You probably wouldn’t find Czech cuisine next to healthy eating in the dictionary, but you’ve come to the right place if you enjoy hearty comfort food. They go all out on soups and sauces, meats, and lots of potatoes. Try Czech specialties like kulajda (creamy potato soup) and Svíčková (steak with vegetable sauce). Of course, you’ll be able to devour other Central European food like schnitzel, stuffed dumplings, and goulash.
9. Marvel at world renowned architecture and designs
Czech Republic is one of the few countries in the world where you’ll find a variety of architectural styles all in one place. Get swept away by Gothic cathedrals, Renaissance palaces, and Baroque chapels. Learn about the influential Art Nouveau and modern-age Cubism. Futuristic structures like the Dancing House are also on the rise.
10. Soothe your ears with acoustics
From traditional bohemian, to classical, to jazz, music is a big deal in Czech Republic. It is the birth place of famed composers from the 19th century like Leoš Janáček and Antonín Dvořák. Summer is undoubtedly the best time to visit due to all the music festivals from May to August.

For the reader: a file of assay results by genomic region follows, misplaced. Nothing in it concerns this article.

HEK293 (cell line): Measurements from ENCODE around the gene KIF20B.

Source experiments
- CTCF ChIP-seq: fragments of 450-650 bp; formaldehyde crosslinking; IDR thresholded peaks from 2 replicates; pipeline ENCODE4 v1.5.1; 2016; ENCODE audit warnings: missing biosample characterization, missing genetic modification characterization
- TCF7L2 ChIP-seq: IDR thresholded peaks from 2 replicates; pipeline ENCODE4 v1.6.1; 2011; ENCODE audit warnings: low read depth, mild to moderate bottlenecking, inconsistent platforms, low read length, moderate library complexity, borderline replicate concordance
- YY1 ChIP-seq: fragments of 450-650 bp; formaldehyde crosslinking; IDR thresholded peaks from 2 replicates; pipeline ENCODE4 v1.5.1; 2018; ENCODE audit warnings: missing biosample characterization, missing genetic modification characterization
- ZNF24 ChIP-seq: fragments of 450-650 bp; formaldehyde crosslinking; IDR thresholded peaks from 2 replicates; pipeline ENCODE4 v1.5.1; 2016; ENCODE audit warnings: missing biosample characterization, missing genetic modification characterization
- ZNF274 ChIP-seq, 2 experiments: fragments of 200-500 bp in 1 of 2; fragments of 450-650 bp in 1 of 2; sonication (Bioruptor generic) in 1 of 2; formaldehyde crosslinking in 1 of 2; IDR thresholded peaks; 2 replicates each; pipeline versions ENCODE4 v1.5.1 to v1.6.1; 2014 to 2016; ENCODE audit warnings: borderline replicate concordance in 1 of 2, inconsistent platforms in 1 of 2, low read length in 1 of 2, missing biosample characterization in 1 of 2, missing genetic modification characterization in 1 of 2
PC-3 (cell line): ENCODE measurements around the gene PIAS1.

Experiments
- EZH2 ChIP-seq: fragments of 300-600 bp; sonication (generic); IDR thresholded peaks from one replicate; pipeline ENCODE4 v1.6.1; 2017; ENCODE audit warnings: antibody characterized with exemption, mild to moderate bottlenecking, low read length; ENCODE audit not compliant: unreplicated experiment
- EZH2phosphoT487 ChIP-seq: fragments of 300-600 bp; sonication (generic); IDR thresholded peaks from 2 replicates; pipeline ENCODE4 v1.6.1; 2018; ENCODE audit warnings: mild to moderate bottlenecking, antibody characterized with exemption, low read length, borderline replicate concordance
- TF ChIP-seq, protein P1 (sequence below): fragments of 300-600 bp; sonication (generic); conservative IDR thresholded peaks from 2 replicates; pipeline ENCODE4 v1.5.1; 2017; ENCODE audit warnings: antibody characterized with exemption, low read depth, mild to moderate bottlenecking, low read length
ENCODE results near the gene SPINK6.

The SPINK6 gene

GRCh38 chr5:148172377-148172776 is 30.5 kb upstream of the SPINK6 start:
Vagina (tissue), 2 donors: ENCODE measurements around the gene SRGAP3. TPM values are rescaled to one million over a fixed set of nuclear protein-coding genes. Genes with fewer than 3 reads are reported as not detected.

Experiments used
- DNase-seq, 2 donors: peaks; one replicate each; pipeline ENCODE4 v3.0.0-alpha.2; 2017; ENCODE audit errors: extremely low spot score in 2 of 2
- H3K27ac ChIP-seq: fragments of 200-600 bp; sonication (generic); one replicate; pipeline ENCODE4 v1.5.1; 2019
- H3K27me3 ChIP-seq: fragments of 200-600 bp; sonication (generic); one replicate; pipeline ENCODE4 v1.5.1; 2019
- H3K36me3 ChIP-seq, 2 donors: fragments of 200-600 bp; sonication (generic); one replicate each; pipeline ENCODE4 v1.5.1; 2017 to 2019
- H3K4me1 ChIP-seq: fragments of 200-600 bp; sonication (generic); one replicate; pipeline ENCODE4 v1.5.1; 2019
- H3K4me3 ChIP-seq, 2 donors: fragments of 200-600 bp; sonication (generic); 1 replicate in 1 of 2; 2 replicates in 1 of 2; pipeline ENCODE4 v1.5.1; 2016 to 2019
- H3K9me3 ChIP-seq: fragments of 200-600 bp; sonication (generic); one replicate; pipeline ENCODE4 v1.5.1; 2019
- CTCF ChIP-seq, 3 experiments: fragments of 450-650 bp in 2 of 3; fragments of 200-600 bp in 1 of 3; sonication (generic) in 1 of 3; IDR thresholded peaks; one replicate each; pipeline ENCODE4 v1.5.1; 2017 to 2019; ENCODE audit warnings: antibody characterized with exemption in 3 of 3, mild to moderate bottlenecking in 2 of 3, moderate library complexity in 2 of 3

11. Get out stay out
Biking and hiking are huge in Czech Republic. In fact, it’s comprised of some of the most well-marked hiking and cycling trails in the world. Check out the Prague-Vienna Greenways, a 250-mile long path between the two cities. Rafting, golfing, and rock climbing are also sought after by outdoor enthusiasts.
12. Let Bohemia’s natural wonders take your breath away
The Czech countryside is so fairytale-like you’ll have to pinch yourself. Explore the magical Bohemian Switzerland National Park, peculiar rock city of Adršpach, and mythical caves of the Moravian Karst.
The unspoilt beauty of Czech’s landscape has inspired many painters, poets, and even film makers!
Will you be joining Czech Republic’s centennial celebrations in 2018?
Disclaimer: This post is sponsored by Czech Tourism. All photos are courtesy of the tourism board.